For instance, I grew certain that I was not alone as an active source of information for the Russians in New York. I became convinced that Oleg had other Naveeds and the Russians had other Olegs. The Anna Chapman arrests that followed my operation would prove that, with or without official confirmation. Chapman was a glamorous Russian national arrested in New York City in 2010 with nine others and accused of spying for Russia. She quickly became an international celebrity and a hero back home. After pleading guilty to a conspiracy charge, she was deported back to Russia in a prison swap and singled out by Vladimir Putin for her brave patriotism.

Terry told me he was convinced that the Russian Federation is as committed to learning American secrets as their Soviet predecessors ever were. They dedicate as many resources and personnel. The labels have changed, of course. The superpower balance isn’t what it was. But the passion and the commitment, the focus and the dedication, are all equal to anything from the past.

How much did our efforts set back the Russians? Quite a bit, I came to believe. We tied them up. We pinned them down. We learned what they were missing and wanted from us. We didn’t wait for them to stir. We took the fight to them. We followed Terry’s dictum from the day we got the NATOPS manuals. We caught a spy by spying. The agents and I, working together, showed how proactive can be successful when it’s done right. Across our three-year operation, we exposed the techniques, methods, assets, and networks that the Russians employ against a country that is supposedly their ally. Never again can anyone complacently believe that Russia’s so-called diplomats are practicing mere diplomacy. They are spies—some of them, at least. The only question is how many, how often, and where. Whether open-source or closed, the intelligence they are gathering is of value to them and a threat to us.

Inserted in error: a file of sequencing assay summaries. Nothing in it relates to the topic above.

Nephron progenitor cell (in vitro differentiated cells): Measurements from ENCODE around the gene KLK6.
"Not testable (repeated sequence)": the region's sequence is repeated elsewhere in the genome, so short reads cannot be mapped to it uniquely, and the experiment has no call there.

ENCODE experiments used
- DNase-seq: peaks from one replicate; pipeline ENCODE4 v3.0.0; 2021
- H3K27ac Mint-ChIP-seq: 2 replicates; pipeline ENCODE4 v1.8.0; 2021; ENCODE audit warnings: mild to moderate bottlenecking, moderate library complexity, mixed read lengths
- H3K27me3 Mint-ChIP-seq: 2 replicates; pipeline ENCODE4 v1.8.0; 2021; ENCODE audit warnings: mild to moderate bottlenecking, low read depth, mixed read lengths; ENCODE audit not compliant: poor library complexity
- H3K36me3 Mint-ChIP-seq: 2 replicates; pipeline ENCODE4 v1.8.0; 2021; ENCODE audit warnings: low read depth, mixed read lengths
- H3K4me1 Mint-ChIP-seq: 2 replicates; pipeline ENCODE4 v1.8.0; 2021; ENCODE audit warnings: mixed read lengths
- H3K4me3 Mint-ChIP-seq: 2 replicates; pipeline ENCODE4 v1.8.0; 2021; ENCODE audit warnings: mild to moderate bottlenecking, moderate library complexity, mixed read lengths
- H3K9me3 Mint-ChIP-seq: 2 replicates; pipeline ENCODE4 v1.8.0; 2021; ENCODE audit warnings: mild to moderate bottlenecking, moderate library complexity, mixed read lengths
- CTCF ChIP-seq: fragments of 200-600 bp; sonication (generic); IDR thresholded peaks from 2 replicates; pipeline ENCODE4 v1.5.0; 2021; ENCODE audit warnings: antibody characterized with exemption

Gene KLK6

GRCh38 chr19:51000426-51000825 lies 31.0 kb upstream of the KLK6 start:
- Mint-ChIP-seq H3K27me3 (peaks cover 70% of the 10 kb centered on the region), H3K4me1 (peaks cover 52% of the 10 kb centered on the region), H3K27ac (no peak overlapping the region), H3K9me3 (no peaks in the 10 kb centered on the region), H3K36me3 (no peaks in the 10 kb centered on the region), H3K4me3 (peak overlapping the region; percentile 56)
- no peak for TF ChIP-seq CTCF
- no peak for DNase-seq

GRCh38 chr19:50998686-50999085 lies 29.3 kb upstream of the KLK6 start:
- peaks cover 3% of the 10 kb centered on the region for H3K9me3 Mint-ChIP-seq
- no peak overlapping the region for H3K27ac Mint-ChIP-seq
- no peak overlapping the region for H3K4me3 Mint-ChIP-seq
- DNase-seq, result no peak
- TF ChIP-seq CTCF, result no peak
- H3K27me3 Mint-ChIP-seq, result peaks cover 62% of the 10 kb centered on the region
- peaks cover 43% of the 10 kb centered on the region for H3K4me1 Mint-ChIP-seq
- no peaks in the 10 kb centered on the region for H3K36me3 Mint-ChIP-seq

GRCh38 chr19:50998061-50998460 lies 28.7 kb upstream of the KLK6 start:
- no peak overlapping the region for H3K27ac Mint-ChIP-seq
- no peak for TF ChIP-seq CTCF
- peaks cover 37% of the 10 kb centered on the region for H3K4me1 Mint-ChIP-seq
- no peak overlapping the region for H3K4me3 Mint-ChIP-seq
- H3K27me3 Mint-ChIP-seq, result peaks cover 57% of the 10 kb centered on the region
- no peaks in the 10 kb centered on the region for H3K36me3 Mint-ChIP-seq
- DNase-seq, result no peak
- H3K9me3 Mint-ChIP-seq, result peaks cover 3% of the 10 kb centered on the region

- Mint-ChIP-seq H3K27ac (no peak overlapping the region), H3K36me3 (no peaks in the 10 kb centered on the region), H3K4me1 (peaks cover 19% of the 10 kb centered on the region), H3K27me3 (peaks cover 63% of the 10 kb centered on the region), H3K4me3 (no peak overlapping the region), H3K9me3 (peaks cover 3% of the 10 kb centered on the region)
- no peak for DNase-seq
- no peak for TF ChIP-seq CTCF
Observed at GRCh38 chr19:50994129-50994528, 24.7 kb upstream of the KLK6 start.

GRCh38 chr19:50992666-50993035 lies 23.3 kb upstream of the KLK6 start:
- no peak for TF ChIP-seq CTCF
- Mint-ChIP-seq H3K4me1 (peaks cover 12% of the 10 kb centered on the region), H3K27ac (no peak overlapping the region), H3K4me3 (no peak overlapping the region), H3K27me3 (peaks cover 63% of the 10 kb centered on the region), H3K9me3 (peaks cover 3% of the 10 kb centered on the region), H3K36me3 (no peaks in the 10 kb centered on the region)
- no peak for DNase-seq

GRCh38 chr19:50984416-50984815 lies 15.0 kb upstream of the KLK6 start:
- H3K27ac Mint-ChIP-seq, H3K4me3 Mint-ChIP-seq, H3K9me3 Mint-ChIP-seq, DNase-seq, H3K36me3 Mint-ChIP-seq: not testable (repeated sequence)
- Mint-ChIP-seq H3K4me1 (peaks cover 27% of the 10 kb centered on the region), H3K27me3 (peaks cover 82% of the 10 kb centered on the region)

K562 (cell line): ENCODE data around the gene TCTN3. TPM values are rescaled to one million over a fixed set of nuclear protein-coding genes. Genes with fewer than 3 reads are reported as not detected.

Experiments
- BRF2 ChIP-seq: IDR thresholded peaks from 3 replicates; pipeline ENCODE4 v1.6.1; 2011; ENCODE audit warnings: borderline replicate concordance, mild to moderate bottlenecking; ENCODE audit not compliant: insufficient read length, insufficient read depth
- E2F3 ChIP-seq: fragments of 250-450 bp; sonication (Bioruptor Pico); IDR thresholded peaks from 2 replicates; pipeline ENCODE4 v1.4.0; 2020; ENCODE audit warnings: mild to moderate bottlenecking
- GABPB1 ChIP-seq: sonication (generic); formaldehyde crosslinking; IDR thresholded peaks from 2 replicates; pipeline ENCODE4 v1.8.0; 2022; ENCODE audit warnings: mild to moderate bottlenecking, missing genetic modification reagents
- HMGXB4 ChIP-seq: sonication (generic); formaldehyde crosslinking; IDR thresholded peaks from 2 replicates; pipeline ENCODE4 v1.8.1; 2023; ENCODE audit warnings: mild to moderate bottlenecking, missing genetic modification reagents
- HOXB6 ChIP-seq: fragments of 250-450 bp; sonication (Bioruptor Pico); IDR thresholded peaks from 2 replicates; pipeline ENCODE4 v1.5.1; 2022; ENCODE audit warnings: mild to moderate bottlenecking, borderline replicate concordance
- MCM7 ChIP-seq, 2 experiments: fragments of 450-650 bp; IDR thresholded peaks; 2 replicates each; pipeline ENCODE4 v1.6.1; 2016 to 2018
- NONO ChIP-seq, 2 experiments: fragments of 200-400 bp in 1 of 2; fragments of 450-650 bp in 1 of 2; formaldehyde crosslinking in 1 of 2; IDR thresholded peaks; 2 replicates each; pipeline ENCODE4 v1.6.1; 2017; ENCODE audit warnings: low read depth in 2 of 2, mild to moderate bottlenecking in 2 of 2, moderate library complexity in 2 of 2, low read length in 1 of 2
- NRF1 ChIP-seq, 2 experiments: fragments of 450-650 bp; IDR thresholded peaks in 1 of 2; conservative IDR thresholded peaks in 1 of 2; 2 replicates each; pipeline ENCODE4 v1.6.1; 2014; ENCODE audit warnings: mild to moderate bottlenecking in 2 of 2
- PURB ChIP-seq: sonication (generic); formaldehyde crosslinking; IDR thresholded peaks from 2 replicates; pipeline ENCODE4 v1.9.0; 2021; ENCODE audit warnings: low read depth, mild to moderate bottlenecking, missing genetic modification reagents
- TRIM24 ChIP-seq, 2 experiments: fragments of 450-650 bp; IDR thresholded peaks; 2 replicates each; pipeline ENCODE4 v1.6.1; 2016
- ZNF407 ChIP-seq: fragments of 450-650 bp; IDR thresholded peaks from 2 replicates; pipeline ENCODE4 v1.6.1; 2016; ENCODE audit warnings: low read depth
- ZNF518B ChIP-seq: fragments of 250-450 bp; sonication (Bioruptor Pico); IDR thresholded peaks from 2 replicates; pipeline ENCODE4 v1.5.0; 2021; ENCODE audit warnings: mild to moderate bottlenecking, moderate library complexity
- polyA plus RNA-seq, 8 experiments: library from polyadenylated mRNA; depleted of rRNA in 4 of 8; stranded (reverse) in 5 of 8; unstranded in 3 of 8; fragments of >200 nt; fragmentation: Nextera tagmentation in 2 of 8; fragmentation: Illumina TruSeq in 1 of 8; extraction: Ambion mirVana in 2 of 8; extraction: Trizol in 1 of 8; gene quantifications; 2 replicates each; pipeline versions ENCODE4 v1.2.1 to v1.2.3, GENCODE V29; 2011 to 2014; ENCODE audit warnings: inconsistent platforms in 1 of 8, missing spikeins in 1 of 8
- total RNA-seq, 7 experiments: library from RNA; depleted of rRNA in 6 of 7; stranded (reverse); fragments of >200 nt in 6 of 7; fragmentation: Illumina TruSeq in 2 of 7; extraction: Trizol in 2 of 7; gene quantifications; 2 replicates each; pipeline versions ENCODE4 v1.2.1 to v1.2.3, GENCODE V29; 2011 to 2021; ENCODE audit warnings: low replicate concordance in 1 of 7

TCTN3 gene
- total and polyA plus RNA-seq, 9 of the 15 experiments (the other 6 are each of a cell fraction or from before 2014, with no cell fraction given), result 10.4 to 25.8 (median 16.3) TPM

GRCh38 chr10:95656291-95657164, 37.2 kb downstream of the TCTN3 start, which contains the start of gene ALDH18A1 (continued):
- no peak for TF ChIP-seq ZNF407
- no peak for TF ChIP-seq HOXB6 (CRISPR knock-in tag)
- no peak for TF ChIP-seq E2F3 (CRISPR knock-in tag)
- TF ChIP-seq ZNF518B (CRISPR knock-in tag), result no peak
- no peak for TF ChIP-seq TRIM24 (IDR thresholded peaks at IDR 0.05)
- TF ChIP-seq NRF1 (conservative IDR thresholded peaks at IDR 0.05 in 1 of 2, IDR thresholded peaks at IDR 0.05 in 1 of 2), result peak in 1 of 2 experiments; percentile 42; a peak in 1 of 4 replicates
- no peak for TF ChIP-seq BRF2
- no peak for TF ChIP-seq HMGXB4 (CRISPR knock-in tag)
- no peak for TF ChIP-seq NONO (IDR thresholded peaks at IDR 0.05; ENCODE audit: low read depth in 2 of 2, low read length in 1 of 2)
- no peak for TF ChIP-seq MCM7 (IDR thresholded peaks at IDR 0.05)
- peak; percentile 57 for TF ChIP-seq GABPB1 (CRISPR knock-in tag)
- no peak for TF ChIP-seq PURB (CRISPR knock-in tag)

* * *

Ava and I learned a lesson from our FBI rush-hour-traffic fiasco. I didn’t want to be late for my own intelligence swearing-in. So on the morning of June 5, 2009, Ava and I rode the subway downtown. By now, she was eight and a half months pregnant with our first son. Honestly, it was amazing she could get up and down the subway steps in her Old Navy maternity jeans and stretchy white top. I carried the camera bag and wore my light gray suit: We were headed downtown for serious business, and I thought I should dress the part, even though I was always more comfortable in knock-around jeans, a loose-fitting sweatshirt, and a pair of beat-up Nikes.